The older I get (and possibly because of the fiction I choose to read), the less I trust the jury system. Raymond Postgate’s Verdict of Twelve might have put the last nail in the coffin. This twisty, brilliant short novel (originally published in 1940) follows a group of jurors who are tasked with finding an accused murderer guilty or innocent. As readers, we know more than they do, so watching them deliberate is an absolute torment—but in a way that makes me want to get other readers to read this book just for the joy of watching them get all the way to the end and hearing them yell when they figure out what really happened.
Verdict of Twelve begins with a long series of introductions to the members of the jury. Almost a third of the book passes in a series of biographies about the ten men and two women selected to serve on the journey. Some of them are criminals themselves. Others have class and even religious prejudices that we just know will sway their decision more than any evidence the lawyers might present. The more I read about them, the more I worried about the makeup of real juries. Every member must bring their own experiences and prejudices with them. While a “jury of peers” is supposed to ensure fairness, I wonder if such a thing is even possible.
After the jury introductions, we get a short interlude that sets up the case the jurors will hear. An unpleasant woman named Rosalie van Beer is accused of poisoning her hated young nephew. The loathing in the two’s relationship certainly helped me make up my mind about what happened—which just goes to show how easily a potential juror can be persuaded by the way information is presented. After all this set up, we briefly see Rosalie’s lawyers work out a way to defend the woman. Part of their strategy is to keep her out of the dock, because she has a very hard time controlling her temper. When she gets going, it’s hard not to hate the woman.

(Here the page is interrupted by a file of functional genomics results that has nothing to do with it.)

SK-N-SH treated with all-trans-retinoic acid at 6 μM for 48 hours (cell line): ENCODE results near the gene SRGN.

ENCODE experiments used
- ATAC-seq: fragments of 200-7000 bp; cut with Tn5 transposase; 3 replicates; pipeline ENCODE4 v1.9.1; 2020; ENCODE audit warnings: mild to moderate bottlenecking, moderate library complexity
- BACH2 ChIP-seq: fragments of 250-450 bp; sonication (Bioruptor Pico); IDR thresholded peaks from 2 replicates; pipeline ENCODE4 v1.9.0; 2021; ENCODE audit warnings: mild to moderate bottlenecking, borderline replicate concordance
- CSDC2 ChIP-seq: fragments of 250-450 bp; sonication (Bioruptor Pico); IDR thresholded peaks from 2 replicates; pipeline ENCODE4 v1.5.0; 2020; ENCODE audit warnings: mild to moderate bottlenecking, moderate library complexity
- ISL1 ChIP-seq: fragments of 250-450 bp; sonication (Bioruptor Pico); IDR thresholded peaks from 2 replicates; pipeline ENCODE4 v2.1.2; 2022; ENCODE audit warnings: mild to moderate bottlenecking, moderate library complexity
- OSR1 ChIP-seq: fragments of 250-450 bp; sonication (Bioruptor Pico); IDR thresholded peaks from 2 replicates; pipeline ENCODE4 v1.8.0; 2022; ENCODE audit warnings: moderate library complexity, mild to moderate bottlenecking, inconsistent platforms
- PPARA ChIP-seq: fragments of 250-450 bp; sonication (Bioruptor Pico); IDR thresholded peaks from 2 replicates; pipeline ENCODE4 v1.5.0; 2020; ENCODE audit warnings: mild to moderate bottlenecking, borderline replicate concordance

Once the trial is over, the jury takes off to deliberate in a series of highly uncomfortable scenes. All of the jurors’ prejudices, backstories, and agendas come into play. The evidence is almost an afterthought. But then, that’s what you get when you round up a bunch of “peers” to try a case. I don’t know that experts in criminology, forensic science, etc. would do any better, because they’re not infallible either. There must be a better system, but I’m stumped about what that system might look like.
I really enjoyed Verdict of Twelve precisely because it’s given me so much food for thought. (I always love books that I can’t stop thinking about after the last page.) I also marvel at the skill in how Postgate constructed the story. Verdict of Twelve makes us an unofficial thirteenth juror. As with any mystery, the reader is left to try and work out if Rosalie is guilty or not. Like the lawyers, the novel gives us a particular version of events. We don’t have all the facts when we sit down with the jury to deliberate. We’ve also got our own backstories and prejudices to contend with. Even though it tormented me (in the best way, to be honest), I loved this brief novel and am very glad the publishers are rescuing it from obscurity.
I received a free copy of this book from the publisher via NetGalley for review consideration. It will be released 3 October 2017.